MPH grad focuses on infectious disease prevention

Two people looking at a computer

Dream job and publication as first author follow December graduation

Mya Brady (EPI ‘21) knows the value of interprofessional education.

Programs offered by three University of Pittsburgh schools, two academic departments and UPMC helped Brady, an infection preventionist at UPMC Presbyterian and Shadyside Hospitals, to find her perfect niche upon completion of her master’s degree.

“I was always interested in infectious disease and epidemiology,” says Brady, who earned a BS in psychology before matriculating to the School of Public Health through the Pitt2Pitt Program, which offers funding to support students and alumni pursuing graduate and professional degrees.

A class taught by Graham Snyder, MD, MS, associate professor of medicine and medical director of infection prevention and hospital epidemiology, clinched the beginnings of a new career. “Infection prevention and control really opened my eyes to a whole new field that I didn’t know existed,” says Brady. The Snyder connection led to a practicum experience at UPMC Presbyterian Shadyside and an opportunity to work with her mentor and colleagues in Public Health, Medicine, Health Sciences Library, UPMC and the Pittsburgh VA Healthcare System on what became her second-ever publication—this time as first author.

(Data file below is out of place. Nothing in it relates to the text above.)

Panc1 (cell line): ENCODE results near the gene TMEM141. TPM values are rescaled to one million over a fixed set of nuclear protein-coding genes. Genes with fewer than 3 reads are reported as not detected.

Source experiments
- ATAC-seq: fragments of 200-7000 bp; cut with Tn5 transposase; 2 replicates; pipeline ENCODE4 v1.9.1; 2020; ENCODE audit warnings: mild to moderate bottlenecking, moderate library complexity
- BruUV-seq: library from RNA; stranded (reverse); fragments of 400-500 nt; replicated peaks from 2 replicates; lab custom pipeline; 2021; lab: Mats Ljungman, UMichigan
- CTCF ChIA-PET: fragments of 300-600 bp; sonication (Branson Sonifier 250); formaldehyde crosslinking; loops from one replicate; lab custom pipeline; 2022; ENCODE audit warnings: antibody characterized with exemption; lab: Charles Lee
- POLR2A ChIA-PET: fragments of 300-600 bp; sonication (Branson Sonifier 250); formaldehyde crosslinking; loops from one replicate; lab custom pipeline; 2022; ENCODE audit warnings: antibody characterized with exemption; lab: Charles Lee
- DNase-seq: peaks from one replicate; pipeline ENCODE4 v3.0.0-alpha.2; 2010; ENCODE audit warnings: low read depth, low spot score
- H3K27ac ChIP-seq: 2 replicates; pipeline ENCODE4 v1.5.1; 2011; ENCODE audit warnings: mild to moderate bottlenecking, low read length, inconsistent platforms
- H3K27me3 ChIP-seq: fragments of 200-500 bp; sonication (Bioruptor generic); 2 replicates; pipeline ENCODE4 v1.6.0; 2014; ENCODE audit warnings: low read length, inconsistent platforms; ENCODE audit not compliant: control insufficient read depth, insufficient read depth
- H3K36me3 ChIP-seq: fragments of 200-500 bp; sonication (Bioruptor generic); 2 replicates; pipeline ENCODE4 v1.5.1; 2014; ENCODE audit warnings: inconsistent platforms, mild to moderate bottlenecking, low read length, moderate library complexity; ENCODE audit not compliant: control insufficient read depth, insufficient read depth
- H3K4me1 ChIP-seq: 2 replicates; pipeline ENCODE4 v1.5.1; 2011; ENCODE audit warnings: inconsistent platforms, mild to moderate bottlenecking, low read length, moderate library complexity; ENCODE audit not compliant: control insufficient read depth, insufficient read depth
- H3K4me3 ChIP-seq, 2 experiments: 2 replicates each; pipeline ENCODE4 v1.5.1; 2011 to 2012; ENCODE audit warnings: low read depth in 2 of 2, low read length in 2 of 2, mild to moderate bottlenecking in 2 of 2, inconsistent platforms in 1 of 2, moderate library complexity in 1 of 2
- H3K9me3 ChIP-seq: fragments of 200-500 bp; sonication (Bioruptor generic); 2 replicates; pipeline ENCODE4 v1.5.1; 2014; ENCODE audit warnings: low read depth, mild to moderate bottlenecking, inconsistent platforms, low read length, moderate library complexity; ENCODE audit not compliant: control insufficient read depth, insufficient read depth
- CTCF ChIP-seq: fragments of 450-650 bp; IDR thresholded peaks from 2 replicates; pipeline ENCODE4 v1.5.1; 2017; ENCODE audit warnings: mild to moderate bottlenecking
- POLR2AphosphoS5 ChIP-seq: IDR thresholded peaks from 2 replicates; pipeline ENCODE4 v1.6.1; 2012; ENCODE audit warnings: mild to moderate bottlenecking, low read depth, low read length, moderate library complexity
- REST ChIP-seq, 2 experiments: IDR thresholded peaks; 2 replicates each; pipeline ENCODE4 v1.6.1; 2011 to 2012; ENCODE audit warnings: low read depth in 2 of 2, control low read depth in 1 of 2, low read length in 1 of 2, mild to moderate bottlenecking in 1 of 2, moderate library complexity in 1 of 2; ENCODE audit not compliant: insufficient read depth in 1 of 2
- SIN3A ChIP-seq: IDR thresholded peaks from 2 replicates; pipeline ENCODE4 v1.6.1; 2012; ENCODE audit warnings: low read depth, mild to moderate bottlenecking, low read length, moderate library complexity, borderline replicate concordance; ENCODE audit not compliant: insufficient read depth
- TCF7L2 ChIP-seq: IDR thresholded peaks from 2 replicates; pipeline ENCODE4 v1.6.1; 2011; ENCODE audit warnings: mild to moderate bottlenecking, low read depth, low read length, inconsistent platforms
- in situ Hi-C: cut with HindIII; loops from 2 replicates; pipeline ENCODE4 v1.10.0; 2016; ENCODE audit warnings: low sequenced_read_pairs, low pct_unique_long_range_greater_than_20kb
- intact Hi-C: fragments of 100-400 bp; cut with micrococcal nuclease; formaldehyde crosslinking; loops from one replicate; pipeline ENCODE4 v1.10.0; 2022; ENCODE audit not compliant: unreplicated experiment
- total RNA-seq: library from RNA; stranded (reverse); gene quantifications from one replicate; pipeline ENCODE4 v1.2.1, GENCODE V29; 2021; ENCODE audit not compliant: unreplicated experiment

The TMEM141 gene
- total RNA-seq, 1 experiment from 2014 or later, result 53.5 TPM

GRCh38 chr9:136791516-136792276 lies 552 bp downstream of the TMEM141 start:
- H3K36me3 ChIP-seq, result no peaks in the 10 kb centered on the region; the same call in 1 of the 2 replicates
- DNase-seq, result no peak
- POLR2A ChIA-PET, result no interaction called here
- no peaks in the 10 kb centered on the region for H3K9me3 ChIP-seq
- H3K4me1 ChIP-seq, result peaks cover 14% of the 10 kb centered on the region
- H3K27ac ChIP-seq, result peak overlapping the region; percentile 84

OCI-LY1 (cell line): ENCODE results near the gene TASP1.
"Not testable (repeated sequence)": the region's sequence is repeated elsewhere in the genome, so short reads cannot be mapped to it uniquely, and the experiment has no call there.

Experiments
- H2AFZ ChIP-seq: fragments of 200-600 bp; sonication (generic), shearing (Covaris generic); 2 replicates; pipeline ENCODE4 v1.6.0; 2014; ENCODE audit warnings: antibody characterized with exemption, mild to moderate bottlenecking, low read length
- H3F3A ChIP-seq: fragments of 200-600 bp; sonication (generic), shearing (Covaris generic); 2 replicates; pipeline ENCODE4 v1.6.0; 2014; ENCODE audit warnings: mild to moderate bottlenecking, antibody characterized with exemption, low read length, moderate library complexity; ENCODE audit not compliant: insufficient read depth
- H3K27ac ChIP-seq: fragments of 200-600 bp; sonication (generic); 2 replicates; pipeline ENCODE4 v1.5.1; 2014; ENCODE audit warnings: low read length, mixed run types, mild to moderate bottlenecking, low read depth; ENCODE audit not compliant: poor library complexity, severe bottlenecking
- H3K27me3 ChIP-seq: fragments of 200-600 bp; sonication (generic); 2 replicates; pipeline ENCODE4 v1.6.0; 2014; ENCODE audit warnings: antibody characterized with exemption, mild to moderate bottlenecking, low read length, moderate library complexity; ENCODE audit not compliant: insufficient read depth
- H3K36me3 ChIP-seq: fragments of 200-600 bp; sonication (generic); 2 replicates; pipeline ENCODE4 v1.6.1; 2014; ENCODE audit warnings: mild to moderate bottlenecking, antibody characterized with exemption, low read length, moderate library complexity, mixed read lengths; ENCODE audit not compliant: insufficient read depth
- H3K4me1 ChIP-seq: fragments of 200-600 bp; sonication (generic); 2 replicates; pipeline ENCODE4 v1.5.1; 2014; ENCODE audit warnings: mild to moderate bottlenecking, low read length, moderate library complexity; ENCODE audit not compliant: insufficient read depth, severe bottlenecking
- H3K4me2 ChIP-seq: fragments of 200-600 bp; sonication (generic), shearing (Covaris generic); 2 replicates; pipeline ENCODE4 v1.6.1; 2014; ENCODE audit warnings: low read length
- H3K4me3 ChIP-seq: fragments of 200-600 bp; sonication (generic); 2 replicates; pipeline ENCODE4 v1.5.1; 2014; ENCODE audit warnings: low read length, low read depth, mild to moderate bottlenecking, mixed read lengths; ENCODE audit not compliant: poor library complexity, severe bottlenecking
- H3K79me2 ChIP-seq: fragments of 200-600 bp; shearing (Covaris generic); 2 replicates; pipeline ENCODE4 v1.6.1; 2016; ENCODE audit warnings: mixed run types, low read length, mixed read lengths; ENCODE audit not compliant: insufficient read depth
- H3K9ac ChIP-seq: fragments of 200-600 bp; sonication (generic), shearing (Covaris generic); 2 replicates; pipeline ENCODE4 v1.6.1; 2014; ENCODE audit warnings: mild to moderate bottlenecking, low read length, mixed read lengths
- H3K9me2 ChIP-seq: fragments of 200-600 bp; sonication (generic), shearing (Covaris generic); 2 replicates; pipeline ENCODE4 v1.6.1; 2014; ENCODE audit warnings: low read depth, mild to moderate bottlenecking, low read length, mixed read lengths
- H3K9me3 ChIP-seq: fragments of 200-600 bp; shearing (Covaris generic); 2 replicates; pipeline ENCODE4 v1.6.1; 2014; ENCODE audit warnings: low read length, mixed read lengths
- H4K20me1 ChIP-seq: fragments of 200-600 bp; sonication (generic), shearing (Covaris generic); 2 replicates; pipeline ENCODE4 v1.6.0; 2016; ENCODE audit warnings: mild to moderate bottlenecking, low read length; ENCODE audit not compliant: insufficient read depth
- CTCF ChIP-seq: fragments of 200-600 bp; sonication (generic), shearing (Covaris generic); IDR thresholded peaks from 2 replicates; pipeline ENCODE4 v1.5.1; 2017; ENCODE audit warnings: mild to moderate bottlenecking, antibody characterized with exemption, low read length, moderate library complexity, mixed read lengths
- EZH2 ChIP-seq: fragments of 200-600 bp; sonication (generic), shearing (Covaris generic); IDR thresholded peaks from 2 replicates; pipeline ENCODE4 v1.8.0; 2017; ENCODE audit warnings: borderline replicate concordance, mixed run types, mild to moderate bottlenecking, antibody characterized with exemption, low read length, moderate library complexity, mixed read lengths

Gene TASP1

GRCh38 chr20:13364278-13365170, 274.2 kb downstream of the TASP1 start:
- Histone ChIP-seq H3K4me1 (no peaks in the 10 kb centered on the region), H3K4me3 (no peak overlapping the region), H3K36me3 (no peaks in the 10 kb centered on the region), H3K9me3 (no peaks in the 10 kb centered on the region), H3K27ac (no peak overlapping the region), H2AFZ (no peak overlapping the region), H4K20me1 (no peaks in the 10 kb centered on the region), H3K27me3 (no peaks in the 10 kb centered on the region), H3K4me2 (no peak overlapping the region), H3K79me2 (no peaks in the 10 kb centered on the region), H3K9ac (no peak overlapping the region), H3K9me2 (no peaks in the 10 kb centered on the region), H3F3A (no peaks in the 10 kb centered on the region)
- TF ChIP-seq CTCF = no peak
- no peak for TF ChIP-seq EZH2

“Transmission Visualization of Healthcare Infection Clusters: A Scoping Review,” was recently published in Antimicrobial Stewardship & Healthcare Epidemiology, an online open-access journal of the Cambridge University Press. A scoping review synthesizes literature on a particular topic or research area to identify key concepts, existing evidence and possible gaps in the research to inform practice, policymaking and education.

Brady and colleagues analyzed 30 publications to ascertain the most common elements used to map infectious disease outbreaks and spread in institutional settings. Of the more than three dozen data visualizations studied, the team found none they felt included all the factors most useful to determine likely transmission pathways. As a result, Brady is working on a data visualization platform that can be used by infection prevention and control specialists at UPMC Presbyterian Shadyside. The group is using COVID-19 data as a basis for the model, which is currently at a very early stage of development.

“This work combines aspects of infectious diseases knowledge and helping people, which is what public health is all about,” says Brady. “It’s perfect.”